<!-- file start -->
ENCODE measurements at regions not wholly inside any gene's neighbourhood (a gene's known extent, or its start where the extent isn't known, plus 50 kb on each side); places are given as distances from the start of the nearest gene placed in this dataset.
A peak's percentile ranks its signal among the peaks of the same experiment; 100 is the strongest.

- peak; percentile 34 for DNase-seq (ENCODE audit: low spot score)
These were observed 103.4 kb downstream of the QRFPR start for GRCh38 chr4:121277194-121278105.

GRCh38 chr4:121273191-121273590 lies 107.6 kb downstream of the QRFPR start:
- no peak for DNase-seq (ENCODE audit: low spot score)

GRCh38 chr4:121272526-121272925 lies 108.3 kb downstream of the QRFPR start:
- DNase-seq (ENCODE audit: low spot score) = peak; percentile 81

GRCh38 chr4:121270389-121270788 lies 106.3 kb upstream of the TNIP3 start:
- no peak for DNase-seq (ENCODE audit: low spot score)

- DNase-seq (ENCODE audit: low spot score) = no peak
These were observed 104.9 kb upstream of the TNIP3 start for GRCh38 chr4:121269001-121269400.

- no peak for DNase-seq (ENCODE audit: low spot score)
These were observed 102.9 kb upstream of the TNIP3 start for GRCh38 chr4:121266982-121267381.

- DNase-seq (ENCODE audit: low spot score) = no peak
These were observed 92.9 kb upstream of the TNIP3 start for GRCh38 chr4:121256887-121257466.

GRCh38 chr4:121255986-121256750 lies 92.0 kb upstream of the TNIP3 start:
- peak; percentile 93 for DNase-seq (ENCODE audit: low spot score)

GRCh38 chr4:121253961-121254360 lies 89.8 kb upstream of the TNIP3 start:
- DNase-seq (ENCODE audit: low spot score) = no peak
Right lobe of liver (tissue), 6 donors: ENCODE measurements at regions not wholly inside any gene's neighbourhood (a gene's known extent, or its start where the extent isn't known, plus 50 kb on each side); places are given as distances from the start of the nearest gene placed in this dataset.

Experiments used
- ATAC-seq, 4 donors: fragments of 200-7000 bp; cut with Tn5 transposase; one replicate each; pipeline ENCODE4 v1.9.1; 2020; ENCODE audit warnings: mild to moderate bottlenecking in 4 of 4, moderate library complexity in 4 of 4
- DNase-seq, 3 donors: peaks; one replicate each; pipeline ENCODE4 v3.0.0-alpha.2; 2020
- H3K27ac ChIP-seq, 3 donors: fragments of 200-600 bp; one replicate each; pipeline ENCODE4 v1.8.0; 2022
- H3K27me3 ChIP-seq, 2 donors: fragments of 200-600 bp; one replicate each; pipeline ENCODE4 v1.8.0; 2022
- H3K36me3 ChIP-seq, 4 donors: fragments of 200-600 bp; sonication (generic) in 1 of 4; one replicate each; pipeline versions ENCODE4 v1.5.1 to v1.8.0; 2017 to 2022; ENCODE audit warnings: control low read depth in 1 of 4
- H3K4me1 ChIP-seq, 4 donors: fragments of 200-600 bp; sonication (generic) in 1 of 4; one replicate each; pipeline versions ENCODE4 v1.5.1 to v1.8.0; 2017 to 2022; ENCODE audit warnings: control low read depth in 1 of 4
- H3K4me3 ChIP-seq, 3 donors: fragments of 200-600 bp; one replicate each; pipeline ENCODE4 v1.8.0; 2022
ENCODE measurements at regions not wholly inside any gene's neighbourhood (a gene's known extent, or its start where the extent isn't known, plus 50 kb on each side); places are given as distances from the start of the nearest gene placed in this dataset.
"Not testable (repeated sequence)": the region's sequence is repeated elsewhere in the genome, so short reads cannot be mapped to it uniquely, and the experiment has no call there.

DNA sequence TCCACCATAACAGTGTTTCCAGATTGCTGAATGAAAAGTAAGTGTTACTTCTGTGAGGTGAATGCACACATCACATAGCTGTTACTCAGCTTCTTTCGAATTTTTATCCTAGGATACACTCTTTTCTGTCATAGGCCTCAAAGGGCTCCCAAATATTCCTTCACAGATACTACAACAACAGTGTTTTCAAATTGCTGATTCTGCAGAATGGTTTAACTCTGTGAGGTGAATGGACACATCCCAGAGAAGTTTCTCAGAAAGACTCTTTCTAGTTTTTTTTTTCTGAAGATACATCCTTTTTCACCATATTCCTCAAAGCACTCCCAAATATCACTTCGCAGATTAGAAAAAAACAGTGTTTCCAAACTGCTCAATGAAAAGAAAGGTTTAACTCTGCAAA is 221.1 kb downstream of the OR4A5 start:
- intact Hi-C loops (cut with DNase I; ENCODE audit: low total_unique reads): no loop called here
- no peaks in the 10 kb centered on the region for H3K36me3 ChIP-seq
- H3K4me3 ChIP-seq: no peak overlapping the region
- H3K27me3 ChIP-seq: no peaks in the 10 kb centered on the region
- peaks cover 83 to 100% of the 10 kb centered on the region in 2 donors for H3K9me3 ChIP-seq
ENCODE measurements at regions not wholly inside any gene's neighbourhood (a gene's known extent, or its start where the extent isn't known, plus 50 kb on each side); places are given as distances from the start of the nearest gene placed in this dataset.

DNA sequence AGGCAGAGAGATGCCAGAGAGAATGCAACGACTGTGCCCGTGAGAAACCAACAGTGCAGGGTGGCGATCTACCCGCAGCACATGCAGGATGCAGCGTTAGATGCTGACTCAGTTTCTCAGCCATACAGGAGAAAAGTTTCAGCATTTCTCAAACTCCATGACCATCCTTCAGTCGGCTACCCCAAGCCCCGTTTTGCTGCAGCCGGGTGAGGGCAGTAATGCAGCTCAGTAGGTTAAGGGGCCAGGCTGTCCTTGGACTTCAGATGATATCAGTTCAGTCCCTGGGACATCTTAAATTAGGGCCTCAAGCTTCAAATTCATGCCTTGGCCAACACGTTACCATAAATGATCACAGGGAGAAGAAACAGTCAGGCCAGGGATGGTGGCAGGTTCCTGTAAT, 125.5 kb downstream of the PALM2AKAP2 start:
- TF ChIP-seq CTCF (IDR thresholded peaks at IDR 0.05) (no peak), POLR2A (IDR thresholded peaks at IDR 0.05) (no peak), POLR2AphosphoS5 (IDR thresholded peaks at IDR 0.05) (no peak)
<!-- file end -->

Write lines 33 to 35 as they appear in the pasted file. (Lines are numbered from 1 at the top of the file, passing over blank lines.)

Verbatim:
- intact Hi-C loops (cut with DNase I; ENCODE audit: low total_unique reads): no loop called here
- no peaks in the 10 kb centered on the region for H3K36me3 ChIP-seq
- H3K4me3 ChIP-seq: no peak overlapping the region